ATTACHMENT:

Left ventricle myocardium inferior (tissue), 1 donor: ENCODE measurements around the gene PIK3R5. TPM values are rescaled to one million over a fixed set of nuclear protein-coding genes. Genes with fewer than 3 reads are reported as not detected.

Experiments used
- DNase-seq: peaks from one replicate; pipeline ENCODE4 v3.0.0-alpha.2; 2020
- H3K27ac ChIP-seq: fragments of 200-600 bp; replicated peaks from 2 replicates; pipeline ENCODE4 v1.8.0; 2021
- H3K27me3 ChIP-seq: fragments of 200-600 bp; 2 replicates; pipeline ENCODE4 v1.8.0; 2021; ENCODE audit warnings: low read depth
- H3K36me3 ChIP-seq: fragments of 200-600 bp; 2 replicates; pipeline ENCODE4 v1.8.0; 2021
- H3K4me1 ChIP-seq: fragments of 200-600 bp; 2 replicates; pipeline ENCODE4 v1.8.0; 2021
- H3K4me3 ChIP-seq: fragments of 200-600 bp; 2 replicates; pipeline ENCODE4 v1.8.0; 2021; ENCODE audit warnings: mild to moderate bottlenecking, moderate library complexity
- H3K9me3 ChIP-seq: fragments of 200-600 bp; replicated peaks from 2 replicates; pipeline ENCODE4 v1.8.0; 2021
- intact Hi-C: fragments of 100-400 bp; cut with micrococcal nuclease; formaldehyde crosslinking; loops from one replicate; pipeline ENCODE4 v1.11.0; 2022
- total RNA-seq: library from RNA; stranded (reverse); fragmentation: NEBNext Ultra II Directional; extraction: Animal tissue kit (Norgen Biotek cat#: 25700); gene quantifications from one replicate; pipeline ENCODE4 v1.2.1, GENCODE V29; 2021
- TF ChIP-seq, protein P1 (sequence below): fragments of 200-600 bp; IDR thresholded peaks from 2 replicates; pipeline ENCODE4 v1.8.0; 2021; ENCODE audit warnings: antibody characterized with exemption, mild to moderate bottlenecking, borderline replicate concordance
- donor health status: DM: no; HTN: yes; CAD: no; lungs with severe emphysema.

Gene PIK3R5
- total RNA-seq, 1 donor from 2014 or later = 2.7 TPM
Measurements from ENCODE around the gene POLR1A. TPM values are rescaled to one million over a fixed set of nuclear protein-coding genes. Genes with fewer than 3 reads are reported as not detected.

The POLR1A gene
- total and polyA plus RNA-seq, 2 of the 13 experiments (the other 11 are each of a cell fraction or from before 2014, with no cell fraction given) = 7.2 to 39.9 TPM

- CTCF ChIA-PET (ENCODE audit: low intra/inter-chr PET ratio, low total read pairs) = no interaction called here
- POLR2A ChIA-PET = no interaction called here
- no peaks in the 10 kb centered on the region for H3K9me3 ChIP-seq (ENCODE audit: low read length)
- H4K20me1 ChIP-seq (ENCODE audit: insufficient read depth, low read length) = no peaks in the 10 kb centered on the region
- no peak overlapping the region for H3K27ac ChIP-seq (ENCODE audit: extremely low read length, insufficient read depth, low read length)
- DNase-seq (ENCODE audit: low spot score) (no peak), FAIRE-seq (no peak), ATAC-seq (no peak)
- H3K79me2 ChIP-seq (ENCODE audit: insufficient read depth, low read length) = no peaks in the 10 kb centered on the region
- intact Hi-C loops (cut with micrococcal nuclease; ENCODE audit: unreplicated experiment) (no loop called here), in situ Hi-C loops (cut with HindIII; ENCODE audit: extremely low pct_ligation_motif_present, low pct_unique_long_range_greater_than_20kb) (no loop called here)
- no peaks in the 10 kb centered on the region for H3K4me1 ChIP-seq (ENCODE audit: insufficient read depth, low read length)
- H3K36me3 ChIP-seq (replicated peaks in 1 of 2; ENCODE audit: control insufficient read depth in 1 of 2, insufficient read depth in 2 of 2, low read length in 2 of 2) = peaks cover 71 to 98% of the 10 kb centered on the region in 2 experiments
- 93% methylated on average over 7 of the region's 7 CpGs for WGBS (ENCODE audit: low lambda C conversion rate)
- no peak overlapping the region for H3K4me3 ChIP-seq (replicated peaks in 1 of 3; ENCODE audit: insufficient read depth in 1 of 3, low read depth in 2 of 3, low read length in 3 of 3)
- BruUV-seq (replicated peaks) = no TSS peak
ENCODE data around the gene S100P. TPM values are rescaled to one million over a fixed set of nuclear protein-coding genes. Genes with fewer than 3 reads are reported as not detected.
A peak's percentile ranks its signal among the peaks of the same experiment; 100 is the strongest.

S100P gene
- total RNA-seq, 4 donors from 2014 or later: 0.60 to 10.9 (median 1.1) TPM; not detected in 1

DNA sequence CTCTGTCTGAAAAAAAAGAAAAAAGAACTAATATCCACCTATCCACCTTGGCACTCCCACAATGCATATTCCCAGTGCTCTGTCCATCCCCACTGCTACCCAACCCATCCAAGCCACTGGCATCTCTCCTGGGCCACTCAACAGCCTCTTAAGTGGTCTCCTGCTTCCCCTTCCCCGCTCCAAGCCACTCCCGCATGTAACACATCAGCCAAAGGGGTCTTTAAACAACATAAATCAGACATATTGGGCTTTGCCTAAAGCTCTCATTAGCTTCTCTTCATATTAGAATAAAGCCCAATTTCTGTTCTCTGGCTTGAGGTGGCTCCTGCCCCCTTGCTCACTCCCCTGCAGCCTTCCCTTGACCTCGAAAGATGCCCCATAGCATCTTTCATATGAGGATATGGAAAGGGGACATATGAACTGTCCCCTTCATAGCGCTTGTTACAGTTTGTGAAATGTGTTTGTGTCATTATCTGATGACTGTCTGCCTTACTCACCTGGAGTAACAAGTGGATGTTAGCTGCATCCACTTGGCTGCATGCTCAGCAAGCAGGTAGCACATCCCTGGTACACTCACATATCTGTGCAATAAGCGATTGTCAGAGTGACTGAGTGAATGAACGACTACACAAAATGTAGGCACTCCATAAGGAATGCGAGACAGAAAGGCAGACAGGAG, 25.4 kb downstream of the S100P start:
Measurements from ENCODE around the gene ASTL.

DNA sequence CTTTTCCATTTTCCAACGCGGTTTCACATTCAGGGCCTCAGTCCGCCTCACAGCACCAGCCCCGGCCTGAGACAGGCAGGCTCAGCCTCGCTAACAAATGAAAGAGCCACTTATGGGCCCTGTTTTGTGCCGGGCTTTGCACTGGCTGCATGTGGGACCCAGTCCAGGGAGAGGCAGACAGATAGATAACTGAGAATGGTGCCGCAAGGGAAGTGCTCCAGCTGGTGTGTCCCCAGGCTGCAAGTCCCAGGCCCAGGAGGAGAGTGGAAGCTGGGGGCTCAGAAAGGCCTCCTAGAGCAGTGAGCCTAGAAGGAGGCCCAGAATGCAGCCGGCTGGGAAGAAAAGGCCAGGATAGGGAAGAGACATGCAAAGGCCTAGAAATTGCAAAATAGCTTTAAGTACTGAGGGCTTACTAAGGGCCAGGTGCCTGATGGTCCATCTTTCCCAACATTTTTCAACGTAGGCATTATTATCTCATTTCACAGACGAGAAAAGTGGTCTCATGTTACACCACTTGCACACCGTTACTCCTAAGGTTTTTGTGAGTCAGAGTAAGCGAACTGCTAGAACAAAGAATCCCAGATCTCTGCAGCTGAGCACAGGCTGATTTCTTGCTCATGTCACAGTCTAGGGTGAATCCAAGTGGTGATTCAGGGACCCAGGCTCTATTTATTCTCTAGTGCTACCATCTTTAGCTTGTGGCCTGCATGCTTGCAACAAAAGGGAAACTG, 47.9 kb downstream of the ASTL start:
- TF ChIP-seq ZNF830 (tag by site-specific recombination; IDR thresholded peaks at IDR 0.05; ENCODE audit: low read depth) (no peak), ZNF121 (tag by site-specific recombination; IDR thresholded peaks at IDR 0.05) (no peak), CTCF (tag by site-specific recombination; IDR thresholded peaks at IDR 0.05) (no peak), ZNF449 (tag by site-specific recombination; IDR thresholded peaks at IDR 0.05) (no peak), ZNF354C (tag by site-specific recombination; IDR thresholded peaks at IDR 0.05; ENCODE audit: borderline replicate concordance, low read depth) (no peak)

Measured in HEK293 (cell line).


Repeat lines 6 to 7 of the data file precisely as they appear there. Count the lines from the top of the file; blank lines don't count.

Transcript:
- H3K36me3 ChIP-seq: fragments of 200-600 bp; 2 replicates; pipeline ENCODE4 v1.8.0; 2021
- H3K4me1 ChIP-seq: fragments of 200-600 bp; 2 replicates; pipeline ENCODE4 v1.8.0; 2021